This Is Why It’s Super Healthy to Be an Early Riser

Yes—bad news for night owls.

This Is Why It’s Super Healthy to Be an Early Riser

Yes—bad news for night owls.

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Bad news for night owls.

As if it weren’t already enough that studies have shown that they’re more likely to suffer from obesity, insomnia, anxiety, depression, ADHD, substance abuse, and mental disorders than their early bird counterparts—due in large part to social jetlag—new research says they’re also more likely to die younger.

The U.K. study, published in Chronobiology International, analyzed the data of 433,268 people, aged 38 to 73. Approximately 27% identified as definite morning types, 35% as moderate morning types, 28% as moderate evening types and 9% as definite evening types. Researchers observed their health over an average of six and a half years, using death certificates to ascertain their cause of death.

What they found was that, controlling for other factors such as age, sex, smoking habits, and so on, those who self-identified as “definite evening” types has a 10% increased risk of dying from any cause.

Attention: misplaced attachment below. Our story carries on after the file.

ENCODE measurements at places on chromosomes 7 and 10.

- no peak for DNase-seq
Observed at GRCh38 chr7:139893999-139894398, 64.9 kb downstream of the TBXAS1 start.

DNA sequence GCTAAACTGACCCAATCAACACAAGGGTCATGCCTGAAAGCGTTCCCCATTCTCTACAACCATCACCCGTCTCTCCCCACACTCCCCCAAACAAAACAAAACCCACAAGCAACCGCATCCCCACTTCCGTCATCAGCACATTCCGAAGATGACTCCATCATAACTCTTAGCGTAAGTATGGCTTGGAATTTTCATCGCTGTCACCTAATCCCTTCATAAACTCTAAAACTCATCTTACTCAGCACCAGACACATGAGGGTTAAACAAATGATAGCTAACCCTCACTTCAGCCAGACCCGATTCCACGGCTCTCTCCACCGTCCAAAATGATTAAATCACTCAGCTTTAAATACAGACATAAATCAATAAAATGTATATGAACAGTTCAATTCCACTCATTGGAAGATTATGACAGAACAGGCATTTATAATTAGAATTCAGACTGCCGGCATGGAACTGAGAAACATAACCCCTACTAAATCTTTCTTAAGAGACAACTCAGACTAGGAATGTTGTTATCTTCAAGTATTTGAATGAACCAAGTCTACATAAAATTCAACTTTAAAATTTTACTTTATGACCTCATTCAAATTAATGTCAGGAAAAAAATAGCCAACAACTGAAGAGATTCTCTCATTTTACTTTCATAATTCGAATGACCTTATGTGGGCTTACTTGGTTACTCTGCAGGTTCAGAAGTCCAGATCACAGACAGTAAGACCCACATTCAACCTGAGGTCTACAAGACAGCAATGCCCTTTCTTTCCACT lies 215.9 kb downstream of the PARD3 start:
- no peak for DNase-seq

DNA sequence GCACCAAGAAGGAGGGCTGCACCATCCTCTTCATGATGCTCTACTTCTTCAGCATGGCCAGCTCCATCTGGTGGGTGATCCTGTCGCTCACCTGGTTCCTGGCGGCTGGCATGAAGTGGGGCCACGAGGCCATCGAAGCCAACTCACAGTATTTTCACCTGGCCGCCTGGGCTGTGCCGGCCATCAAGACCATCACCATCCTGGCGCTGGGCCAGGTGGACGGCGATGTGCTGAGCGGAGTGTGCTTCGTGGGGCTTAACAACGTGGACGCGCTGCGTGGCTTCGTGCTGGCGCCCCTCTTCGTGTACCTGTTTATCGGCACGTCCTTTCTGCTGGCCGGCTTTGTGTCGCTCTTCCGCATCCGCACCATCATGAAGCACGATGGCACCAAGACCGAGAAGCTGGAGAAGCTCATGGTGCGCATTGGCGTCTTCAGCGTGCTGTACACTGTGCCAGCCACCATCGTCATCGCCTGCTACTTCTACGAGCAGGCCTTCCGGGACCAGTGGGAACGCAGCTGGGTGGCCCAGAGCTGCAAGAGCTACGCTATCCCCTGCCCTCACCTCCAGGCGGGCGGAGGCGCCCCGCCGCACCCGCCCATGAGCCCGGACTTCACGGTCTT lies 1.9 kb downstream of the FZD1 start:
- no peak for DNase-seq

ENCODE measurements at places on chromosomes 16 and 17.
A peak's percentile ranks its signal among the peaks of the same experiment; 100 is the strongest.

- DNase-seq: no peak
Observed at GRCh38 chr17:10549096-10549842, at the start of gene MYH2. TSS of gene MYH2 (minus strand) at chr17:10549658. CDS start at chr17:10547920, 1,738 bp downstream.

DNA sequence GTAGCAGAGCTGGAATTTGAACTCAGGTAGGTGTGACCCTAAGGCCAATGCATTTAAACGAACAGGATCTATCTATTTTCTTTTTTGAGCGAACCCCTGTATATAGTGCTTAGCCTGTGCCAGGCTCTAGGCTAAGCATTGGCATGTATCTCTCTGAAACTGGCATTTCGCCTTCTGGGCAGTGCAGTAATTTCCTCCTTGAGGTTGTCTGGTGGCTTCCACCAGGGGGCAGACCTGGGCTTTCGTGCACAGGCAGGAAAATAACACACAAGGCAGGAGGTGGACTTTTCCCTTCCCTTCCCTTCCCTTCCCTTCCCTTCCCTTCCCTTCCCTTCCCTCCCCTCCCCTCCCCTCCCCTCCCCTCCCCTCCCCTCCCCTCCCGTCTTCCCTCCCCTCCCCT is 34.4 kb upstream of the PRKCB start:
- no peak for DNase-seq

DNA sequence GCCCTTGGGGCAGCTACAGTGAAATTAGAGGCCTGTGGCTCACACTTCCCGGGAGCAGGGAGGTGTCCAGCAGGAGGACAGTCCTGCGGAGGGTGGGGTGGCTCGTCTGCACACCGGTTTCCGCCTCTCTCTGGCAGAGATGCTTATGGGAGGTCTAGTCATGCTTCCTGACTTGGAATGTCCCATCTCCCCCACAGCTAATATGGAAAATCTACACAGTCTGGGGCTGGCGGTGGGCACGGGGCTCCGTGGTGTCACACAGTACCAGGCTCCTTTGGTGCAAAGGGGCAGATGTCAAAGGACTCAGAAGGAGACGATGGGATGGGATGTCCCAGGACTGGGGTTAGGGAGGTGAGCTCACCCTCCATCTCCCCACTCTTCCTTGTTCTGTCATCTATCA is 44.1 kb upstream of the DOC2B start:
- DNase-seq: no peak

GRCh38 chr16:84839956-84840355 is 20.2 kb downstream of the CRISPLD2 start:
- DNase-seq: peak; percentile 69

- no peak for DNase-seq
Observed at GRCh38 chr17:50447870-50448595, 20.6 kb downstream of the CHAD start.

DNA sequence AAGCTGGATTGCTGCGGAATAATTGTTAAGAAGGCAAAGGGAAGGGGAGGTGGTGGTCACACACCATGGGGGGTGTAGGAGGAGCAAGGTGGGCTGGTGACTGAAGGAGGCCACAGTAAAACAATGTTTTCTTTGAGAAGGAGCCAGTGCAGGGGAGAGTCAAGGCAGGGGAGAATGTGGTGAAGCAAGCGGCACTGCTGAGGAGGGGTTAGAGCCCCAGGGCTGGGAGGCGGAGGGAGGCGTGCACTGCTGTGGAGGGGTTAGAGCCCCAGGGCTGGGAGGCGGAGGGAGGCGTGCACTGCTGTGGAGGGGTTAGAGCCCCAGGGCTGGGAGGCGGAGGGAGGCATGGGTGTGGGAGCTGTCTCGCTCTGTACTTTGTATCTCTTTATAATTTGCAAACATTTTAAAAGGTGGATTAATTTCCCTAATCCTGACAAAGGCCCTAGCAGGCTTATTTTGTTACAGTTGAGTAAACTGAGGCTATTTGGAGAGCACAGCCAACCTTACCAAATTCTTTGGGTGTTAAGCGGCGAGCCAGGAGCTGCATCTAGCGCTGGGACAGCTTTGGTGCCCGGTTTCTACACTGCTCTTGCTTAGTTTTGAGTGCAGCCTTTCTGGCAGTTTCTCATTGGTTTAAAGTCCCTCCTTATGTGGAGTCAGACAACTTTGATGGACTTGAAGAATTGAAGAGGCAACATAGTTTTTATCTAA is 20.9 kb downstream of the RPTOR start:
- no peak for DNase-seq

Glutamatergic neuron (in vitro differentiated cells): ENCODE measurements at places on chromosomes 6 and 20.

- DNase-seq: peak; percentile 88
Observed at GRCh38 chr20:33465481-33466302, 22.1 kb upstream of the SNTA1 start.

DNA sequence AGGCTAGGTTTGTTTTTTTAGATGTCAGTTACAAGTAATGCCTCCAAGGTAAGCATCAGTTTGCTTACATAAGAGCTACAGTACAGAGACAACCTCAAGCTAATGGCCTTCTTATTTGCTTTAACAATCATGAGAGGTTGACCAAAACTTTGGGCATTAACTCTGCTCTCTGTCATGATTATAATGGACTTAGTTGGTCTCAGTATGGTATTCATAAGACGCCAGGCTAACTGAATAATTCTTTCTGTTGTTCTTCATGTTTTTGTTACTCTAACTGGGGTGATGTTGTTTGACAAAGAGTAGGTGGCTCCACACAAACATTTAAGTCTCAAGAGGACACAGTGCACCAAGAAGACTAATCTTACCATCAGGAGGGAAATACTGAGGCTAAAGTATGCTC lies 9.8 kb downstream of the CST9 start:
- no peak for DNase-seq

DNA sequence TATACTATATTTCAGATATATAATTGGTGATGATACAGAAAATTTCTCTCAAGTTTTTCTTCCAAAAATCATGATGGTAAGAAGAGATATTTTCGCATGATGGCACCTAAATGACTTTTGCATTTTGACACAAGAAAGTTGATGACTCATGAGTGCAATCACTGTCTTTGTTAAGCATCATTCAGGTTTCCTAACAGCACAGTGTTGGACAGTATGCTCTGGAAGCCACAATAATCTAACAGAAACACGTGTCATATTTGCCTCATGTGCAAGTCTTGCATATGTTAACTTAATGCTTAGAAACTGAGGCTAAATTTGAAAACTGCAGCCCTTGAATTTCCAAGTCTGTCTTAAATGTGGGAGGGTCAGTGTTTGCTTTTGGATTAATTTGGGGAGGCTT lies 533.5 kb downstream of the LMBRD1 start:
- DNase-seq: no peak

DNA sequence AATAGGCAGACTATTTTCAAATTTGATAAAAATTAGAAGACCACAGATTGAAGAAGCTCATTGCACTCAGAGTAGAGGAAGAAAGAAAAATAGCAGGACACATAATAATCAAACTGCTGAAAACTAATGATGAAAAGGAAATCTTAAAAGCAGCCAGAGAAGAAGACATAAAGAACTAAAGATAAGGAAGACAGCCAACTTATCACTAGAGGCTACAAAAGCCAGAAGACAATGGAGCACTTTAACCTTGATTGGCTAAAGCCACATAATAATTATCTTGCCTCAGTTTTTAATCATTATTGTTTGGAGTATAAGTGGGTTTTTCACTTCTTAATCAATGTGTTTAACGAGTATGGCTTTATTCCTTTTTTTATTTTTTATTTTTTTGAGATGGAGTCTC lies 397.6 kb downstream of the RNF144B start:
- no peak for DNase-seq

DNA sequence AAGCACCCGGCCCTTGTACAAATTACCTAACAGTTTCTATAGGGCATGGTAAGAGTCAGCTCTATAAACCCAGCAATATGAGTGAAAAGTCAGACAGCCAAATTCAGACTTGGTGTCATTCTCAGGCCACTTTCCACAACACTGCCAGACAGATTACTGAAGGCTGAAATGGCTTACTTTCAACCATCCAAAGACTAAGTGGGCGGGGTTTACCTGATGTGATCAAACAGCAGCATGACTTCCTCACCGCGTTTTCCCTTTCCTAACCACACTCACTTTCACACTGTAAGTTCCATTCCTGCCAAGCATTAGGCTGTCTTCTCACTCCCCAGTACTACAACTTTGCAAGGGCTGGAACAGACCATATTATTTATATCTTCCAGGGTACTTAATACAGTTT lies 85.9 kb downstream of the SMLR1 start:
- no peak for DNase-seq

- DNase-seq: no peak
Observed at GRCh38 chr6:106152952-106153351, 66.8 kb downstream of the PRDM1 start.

The risk of respiratory disease for night owls was 23 percent higher than in early birds. Night owls were also twice as likely to suffer from a psychological disorder, 22 percent more likely to have gastrointestinal disease, and 30 percent more likely to have diabetes.

The results are sobering for night owls, but they make sense. The study notes that being a “definite evening type” has been associated with less healthy diets, including greater proportion of fat intake, which could increase the risk of cardiometabolic diseases. Being an evening type has also been associated with depression and mood disorders, particularly in those 50 years or older. Unsurprisingly, evening types are also more likely to take psychoactive drugs and engage in self-destructive habits. All of this is bad news for longevity, which research has shown requires a positive attitude and healthy lifestyle.

While lead author Kristen L. Knutson, an associate professor of neurology at Northwestern University, told The New York Times that one does not choose to be a night owl or morning person—as one’s chronotype is partially genetic—it is possible for night owls to become more like morning people by doing things like turning off all electronics an hour before bed and tucking in earlier.

So, if you’re a night owl concerned with the length of your lifespan, why not give clean sleeping a try?

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